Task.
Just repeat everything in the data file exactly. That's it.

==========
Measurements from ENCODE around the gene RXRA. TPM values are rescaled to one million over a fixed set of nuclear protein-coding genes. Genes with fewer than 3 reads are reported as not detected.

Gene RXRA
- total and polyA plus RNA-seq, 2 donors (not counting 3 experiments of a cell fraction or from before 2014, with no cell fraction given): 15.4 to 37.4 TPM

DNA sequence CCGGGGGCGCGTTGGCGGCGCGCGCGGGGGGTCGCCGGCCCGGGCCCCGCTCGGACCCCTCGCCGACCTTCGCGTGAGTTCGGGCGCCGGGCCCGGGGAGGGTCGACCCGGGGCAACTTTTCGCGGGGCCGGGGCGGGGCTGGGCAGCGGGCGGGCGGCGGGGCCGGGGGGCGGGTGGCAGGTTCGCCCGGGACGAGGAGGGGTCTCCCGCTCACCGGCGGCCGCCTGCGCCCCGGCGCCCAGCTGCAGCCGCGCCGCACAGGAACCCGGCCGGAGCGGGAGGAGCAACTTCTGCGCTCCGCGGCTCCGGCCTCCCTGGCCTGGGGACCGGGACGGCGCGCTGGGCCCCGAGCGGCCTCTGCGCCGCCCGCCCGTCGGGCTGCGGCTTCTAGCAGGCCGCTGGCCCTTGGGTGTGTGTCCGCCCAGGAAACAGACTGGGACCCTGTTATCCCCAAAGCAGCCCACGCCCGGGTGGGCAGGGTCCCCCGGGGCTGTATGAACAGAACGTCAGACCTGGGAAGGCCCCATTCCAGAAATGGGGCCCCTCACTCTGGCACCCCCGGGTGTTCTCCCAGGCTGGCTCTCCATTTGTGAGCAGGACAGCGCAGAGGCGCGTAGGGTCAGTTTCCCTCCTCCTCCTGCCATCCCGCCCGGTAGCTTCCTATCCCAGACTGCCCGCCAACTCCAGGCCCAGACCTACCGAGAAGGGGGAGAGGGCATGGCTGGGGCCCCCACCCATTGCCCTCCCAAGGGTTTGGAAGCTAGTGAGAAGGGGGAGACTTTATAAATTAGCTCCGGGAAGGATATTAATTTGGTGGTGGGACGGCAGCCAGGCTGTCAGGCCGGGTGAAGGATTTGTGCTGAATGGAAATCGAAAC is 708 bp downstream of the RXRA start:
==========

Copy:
Measurements from ENCODE around the gene RXRA. TPM values are rescaled to one million over a fixed set of nuclear protein-coding genes. Genes with fewer than 3 reads are reported as not detected.

Gene RXRA
- total and polyA plus RNA-seq, 2 donors (not counting 3 experiments of a cell fraction or from before 2014, with no cell fraction given): 15.4 to 37.4 TPM

DNA sequence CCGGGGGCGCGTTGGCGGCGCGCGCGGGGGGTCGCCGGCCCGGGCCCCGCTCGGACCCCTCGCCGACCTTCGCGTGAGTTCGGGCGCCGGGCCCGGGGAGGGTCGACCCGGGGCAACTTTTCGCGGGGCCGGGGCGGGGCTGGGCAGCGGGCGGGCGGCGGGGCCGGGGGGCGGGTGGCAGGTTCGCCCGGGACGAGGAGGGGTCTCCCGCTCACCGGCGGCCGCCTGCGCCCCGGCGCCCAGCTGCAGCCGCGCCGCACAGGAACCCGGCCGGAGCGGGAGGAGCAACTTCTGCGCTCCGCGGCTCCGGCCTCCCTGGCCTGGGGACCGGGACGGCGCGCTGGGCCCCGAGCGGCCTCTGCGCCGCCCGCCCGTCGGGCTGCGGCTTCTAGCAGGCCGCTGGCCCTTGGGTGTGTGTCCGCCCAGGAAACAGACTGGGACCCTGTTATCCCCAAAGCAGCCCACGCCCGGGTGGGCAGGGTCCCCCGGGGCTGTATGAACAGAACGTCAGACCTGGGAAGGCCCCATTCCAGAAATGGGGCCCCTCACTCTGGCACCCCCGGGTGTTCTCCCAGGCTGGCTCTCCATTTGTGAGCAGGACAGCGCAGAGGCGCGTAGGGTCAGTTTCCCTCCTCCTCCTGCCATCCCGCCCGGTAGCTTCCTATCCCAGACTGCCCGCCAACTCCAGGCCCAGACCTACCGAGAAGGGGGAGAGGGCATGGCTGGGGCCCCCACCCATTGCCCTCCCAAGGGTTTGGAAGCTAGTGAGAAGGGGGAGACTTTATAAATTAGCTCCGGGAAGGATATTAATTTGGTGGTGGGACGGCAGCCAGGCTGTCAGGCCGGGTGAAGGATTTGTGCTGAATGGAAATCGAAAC is 708 bp downstream of the RXRA start: